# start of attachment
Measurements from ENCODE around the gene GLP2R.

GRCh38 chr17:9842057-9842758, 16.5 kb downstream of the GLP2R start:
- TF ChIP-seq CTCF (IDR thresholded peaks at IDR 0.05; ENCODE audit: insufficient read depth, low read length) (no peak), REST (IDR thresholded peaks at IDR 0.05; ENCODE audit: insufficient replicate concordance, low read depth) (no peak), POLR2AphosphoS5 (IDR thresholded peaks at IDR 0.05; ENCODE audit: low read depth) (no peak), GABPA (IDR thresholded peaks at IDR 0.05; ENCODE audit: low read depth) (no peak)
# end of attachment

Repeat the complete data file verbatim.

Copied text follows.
Measurements from ENCODE around the gene GLP2R.

GRCh38 chr17:9842057-9842758, 16.5 kb downstream of the GLP2R start:
- TF ChIP-seq CTCF (IDR thresholded peaks at IDR 0.05; ENCODE audit: insufficient read depth, low read length) (no peak), REST (IDR thresholded peaks at IDR 0.05; ENCODE audit: insufficient replicate concordance, low read depth) (no peak), POLR2AphosphoS5 (IDR thresholded peaks at IDR 0.05; ENCODE audit: low read depth) (no peak), GABPA (IDR thresholded peaks at IDR 0.05; ENCODE audit: low read depth) (no peak)